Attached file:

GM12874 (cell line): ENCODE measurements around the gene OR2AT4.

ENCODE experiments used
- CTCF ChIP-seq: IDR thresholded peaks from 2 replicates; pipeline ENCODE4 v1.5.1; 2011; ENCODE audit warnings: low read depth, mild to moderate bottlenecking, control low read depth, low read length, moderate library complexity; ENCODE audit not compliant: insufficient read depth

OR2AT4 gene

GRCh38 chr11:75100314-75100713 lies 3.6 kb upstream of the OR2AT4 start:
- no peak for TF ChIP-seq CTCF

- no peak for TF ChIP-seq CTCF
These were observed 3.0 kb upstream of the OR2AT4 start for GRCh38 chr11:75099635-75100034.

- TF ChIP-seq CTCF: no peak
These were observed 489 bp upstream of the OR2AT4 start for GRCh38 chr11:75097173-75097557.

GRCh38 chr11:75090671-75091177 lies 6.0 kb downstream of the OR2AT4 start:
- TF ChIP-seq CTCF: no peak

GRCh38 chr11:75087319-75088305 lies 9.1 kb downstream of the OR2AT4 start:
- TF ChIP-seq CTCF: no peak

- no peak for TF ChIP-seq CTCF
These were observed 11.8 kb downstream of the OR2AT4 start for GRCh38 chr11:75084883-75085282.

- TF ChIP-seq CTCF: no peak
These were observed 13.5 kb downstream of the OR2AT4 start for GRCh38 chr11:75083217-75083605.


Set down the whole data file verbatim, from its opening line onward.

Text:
GM12874 (cell line): ENCODE measurements around the gene OR2AT4.

ENCODE experiments used
- CTCF ChIP-seq: IDR thresholded peaks from 2 replicates; pipeline ENCODE4 v1.5.1; 2011; ENCODE audit warnings: low read depth, mild to moderate bottlenecking, control low read depth, low read length, moderate library complexity; ENCODE audit not compliant: insufficient read depth

OR2AT4 gene

GRCh38 chr11:75100314-75100713 lies 3.6 kb upstream of the OR2AT4 start:
- no peak for TF ChIP-seq CTCF

- no peak for TF ChIP-seq CTCF
These were observed 3.0 kb upstream of the OR2AT4 start for GRCh38 chr11:75099635-75100034.

- TF ChIP-seq CTCF: no peak
These were observed 489 bp upstream of the OR2AT4 start for GRCh38 chr11:75097173-75097557.

GRCh38 chr11:75090671-75091177 lies 6.0 kb downstream of the OR2AT4 start:
- TF ChIP-seq CTCF: no peak

GRCh38 chr11:75087319-75088305 lies 9.1 kb downstream of the OR2AT4 start:
- TF ChIP-seq CTCF: no peak

- no peak for TF ChIP-seq CTCF
These were observed 11.8 kb downstream of the OR2AT4 start for GRCh38 chr11:75084883-75085282.

- TF ChIP-seq CTCF: no peak
These were observed 13.5 kb downstream of the OR2AT4 start for GRCh38 chr11:75083217-75083605.